As packs of crop-topped "instagays" frolicked around in large numbers and jumped up excitedly for Kacey Musgraves, I began to understand why Coachella had such a large LGBTQ following. There was a certain kind of safety here usually reserved only for LGBTQ-specific spaces. Feeling safe to hold a partner's hand or don a flashy outfit is a privilege few queer people get to regularly experience, especially outside of hypersexualized spaces like gay bars.
It seemed that a certain openness pervaded the festival that enabled privileged festivalgoers to transcend societal limitations. Within the realm of Coachella, outside identities could be shed just as easily as responsibilities could be escaped -- and drugs could be taken.
Take the three beautiful strangers I found myself in line with during the late hours of the festival's second night. Two of the strangers, a straight couple, were in love. They had met on EliteSingles, a dating app for young professionals, four months earlier, but already knew they were going to get married. They were enjoying their time at Coachella, a quick diversion from their days spent in offices pursuing their careers. But they were also readily enjoying their newfound friend, a bisexual MBA student with a background in finance. As the three took turns making out with each other a few feet from me, the extent of Coachella's effects became very apparent.
While the freedoms of exploration and expression are truly beautiful things, something about the space curated by Coachella still left me baffled. With the pervasiveness of rainbows and the abundance of pop performances, comparisons to a Pride celebration would not be totally unfounded. While a similarly safe and welcoming atmosphere exists in both spaces, Pride is built on inclusivity -- Coachella, however, was built on exclusivity.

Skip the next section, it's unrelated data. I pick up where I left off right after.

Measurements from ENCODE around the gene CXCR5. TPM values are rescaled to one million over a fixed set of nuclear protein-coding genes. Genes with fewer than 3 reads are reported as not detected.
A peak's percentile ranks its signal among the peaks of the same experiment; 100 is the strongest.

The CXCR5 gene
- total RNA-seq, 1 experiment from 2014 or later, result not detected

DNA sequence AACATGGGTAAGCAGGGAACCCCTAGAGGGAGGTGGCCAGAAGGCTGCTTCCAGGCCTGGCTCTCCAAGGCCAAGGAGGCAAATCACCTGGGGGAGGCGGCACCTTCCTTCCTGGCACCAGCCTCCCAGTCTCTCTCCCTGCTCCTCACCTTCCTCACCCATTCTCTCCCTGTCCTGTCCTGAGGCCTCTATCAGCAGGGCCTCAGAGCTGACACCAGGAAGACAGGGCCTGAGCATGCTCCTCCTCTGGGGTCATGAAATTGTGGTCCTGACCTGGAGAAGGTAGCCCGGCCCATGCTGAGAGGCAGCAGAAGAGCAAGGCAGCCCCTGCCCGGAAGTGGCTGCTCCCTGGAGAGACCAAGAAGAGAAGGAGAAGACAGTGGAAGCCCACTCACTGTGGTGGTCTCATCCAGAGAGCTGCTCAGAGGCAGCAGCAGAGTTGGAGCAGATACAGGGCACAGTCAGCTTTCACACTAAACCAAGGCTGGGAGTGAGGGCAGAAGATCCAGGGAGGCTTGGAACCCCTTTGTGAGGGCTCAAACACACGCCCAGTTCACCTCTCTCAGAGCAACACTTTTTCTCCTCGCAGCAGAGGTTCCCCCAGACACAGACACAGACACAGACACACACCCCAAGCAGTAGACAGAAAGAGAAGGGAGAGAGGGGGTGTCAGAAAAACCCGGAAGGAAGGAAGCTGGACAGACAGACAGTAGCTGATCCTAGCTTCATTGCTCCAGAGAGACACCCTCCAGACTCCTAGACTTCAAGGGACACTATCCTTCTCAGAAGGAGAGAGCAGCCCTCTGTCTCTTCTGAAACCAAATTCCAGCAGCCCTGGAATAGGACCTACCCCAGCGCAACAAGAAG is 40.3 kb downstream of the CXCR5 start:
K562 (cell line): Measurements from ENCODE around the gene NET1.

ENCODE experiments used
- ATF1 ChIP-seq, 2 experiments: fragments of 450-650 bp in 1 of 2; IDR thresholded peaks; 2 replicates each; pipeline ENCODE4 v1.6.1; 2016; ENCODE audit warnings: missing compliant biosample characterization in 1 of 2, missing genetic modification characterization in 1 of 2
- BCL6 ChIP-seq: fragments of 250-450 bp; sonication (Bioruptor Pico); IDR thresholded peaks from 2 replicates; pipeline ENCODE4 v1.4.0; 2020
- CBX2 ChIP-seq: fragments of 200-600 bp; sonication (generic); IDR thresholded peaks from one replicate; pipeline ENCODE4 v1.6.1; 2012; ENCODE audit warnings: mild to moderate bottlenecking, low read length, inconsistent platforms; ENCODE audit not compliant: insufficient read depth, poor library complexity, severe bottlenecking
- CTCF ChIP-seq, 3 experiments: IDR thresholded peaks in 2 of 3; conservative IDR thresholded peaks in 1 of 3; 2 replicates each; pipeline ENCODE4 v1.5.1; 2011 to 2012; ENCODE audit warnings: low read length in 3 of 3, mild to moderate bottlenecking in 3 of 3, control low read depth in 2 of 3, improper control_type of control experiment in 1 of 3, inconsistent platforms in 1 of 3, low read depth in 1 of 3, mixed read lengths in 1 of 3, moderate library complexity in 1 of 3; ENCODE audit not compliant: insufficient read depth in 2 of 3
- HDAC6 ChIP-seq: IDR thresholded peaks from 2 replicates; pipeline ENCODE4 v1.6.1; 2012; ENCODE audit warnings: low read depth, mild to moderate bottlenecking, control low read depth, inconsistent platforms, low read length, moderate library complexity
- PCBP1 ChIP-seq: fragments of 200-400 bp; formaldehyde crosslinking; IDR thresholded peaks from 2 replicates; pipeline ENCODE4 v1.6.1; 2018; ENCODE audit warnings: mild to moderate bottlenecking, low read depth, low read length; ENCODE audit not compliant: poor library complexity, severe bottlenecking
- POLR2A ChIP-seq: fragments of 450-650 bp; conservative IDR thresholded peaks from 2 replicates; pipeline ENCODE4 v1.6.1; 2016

An uneasiness stayed with me throughout most of the festival as Coachella's aestheticized world seemed to preach for a certain type of perfection -- driven by wealth -- that never really felt welcoming. While Coachella was definitely the place to catch a glimpse of two jacked bears embracing during a Billie Eilish performance, it seemed to be inclusive only for a privileged group. For me, any place so entrenched in the structures that enable inequality would never truly feel like a safe space for queer people. While Coachella's language and adoption of queer imagery left me dazed and confused, its music was still able to harbor magic.
Though the festival's bigger names -- like Tame Impala and Janelle Monae -- all delivered memorable sets, I was surprised by the performances and experiences that really stuck with me. Watching Sophie deliver an electrifying DJ set to a packed tent was thrilling -- especially as I ran into Aquaria from Drag Race in the audience. And though watching gay icons Kacey Musgraves and Ariana Grande perform, surrounded by other visible LGBTQ people, felt comforting, it was Lizzo's set that truly moved me. The empowering R&B singer's uplifting music and positive message were exactly what I needed on the third day of the festival. Her confident and deft performance amid production issues sparked explosive energy from the crowd and brought tears to my eyes. While Coachella often left me feeling like a strange observer looking in, within Lizzo's crowd I felt home.
While being queer is often a confusing experience to navigate, finding pockets of comfort in even the strangest of places can feel like a real relief. Leaving Coachella, I was not sure what to make of the privileged world of the festival and its semi-inclusiveness. I definitely enjoyed myself, but I could never seem to shake the uneasy feeling that something pervaded the festival that was at odds with my values.
Perhaps looking too closely into queerness at a festival run by an enormous corporation rather than adopting the bohemian mindset of its attendees was my mistake. As my friends and I packed up our car with the remnants of glitter-covered outfits and camping supplies of the weekend, someone asked if we would return the next year. Through all the interior and exterior stimulation induced by the weekend, I was just as confused as when I arrived. However, what I do know for certain is that when Rihanna finally headlines Coachella, you can bet my gay ass will be in Indio.
ALEXANDER MODIANO is an intern at The Advocate magazine. Follow him on Twitter @alex_modiano.